Reducing non-native plant invasions

Published on: October 22, 2020

Rosary pea

Reducing non-native plant invasions


The University of Florida Institute of Food and Agricultural Sciences (UF/IFAS) Assessment of Non-native Plants in Florida’s Natural Areas uses literature-based assessment tools to evaluate the invasion risk of non-native species in the state, new species proposed for introduction and novel agricultural and horticultural selections, hybrids and cultivars. The goal of the assessment is to reduce non-native plant invasions in Florida and throughout the Southeastern United States for protection of natural and agricultural areas. This online resource provides information about invasive plants and invasive plant potential around the state and those under caution in other areas.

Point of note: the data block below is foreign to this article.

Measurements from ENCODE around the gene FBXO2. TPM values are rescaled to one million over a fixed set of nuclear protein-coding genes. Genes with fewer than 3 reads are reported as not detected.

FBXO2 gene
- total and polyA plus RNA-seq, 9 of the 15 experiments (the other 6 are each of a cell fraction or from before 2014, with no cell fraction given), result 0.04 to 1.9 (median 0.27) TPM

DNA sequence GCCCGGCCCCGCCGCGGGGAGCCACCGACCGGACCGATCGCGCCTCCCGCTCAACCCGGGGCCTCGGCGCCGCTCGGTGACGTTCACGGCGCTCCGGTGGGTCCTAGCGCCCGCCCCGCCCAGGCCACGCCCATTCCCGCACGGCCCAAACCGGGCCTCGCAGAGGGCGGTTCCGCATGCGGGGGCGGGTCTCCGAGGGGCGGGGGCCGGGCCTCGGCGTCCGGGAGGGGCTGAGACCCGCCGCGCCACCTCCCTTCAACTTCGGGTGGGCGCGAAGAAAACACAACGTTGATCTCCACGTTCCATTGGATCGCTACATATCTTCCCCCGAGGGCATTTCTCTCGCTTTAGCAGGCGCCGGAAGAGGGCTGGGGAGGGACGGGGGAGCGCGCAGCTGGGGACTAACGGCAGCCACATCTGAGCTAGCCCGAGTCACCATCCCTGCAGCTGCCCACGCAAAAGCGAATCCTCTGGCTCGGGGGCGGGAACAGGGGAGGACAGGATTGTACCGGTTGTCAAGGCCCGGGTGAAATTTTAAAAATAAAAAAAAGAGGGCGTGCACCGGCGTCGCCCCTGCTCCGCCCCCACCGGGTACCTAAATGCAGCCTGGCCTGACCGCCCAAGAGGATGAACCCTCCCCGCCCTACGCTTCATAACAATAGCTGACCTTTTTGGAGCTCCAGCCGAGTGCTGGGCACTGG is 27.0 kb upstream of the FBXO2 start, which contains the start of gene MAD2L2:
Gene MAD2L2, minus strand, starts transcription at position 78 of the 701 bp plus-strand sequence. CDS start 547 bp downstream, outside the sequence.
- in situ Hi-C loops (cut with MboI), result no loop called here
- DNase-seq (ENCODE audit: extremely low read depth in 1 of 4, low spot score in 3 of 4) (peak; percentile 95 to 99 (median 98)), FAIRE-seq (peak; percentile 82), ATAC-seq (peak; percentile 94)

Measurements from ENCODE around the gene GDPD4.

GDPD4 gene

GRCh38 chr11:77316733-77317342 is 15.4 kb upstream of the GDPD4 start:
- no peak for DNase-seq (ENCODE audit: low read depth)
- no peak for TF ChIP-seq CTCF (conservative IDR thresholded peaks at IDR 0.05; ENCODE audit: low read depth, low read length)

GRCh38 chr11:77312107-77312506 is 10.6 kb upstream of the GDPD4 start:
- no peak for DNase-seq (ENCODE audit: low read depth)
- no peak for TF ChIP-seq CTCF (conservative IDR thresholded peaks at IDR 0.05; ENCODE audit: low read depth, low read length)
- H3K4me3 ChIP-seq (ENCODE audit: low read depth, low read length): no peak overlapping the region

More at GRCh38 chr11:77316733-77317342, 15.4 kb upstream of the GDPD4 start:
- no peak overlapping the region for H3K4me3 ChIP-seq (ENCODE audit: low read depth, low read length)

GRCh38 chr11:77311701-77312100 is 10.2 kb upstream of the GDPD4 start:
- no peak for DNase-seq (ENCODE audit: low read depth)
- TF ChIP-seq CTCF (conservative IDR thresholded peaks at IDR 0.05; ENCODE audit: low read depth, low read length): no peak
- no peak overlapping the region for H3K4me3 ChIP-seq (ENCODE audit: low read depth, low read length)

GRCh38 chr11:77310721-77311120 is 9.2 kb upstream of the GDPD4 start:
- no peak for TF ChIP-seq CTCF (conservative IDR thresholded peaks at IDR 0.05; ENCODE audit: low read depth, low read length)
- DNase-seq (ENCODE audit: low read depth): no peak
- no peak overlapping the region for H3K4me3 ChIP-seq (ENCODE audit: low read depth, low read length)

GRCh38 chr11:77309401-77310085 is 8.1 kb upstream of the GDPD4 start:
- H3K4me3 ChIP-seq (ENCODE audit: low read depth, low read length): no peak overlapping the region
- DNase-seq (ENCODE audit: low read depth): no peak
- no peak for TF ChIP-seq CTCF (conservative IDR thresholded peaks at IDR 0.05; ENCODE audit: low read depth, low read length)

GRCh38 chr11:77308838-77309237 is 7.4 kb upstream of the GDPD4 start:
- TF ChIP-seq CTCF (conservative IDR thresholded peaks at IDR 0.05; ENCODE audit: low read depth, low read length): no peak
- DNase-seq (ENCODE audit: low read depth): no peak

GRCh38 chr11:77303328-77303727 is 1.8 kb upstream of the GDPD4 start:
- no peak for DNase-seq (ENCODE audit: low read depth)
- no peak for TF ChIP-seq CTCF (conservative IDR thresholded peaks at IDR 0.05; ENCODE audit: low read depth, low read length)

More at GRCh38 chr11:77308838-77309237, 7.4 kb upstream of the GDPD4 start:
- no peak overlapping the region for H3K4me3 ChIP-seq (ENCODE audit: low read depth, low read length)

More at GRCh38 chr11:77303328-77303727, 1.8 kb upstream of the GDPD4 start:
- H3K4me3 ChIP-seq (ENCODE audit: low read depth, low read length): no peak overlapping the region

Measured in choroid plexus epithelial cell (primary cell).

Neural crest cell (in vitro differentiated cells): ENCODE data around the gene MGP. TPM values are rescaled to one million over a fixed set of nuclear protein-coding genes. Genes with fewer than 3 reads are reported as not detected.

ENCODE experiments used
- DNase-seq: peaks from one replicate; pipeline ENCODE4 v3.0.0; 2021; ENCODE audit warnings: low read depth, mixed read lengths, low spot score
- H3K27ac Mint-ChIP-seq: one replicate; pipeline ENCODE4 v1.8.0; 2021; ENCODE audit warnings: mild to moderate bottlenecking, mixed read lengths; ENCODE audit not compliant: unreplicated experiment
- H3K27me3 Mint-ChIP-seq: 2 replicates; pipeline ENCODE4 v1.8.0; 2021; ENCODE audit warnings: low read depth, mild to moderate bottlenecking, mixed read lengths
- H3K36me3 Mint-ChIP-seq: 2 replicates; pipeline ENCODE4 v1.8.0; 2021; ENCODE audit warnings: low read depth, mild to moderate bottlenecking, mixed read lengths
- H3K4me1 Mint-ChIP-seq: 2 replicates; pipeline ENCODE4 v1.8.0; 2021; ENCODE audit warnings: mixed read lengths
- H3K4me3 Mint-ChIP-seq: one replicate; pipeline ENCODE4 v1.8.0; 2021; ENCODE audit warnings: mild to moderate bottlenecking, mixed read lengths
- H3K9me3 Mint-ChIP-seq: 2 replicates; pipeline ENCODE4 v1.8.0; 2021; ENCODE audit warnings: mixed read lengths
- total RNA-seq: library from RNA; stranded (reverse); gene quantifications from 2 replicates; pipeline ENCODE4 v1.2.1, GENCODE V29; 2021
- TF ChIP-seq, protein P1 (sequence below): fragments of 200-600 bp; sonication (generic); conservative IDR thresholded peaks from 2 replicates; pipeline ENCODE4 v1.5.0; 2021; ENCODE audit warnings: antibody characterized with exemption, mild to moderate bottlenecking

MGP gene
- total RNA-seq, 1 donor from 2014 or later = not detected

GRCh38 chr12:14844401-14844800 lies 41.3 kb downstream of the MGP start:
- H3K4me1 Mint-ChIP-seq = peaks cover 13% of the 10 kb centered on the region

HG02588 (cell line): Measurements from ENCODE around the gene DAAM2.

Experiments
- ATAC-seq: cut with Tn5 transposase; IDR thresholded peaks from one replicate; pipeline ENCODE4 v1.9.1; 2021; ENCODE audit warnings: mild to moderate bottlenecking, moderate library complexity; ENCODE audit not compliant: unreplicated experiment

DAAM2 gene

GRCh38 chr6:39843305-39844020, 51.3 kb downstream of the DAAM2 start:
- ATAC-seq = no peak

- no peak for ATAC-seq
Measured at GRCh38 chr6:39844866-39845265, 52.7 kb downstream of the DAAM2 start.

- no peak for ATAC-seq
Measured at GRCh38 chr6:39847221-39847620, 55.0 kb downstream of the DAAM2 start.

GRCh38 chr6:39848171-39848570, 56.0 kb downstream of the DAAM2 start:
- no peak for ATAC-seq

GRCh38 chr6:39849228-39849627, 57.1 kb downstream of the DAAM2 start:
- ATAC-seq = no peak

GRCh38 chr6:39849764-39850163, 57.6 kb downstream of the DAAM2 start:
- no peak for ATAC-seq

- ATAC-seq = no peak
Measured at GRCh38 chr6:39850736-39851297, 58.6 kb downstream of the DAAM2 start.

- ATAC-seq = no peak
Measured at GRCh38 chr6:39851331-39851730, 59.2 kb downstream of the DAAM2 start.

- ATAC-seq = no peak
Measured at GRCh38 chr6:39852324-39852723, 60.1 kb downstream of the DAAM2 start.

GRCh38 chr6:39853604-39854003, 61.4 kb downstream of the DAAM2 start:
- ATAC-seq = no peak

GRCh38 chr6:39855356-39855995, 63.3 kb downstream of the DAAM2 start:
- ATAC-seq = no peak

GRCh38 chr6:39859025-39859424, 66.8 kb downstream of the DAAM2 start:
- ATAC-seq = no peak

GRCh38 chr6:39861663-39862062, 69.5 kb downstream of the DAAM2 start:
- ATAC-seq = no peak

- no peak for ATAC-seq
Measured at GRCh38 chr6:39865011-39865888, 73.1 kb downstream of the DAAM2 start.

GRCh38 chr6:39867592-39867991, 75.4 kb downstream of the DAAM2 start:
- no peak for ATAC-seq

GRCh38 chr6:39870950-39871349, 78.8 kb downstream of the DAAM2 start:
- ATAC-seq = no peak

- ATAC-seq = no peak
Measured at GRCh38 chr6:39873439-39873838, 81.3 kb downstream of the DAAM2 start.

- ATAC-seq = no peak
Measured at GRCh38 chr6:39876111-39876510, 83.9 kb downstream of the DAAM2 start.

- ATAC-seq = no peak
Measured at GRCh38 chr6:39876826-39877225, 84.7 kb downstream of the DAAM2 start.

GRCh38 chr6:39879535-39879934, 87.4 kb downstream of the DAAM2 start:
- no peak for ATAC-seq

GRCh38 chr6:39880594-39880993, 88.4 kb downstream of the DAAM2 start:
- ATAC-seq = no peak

The UF/IFAS Assessment conclusions on plant invasiveness are color-coded to follow a “stoplight” in which green = go, yellow = caution and red = stop. Red light plants include prohibited, invasive (no uses) and high invasion risk plants. These plants will not be recommended . Yellow light plants include caution and moderate risk plants. These may be recommended but need to be managed to prevent escape. You can access the UF/IFAS Assessment at: For an example, see weeping bottlebrush, a red-light plant, meaning it is in the high-invasion risk category.

The Florida-Friendly Landscaping Guide to Plant Selection & Landscape Design is online and in print. This guide includes trees, shrubs, vines, groundcovers, grasses, perennials, annuals and turfgrass. If a plant’s status changes and is determined to be under caution to “invasive,” according to the UF/IFAS Assessment, the photo of that plant will be darkened and marked with the word “Invasive” over the photo. This guide is available for online viewing at:

By using these companion tools together, we can significantly decrease the number of non-native invasive plants in our state.

Weeping bottlebrush

Air potato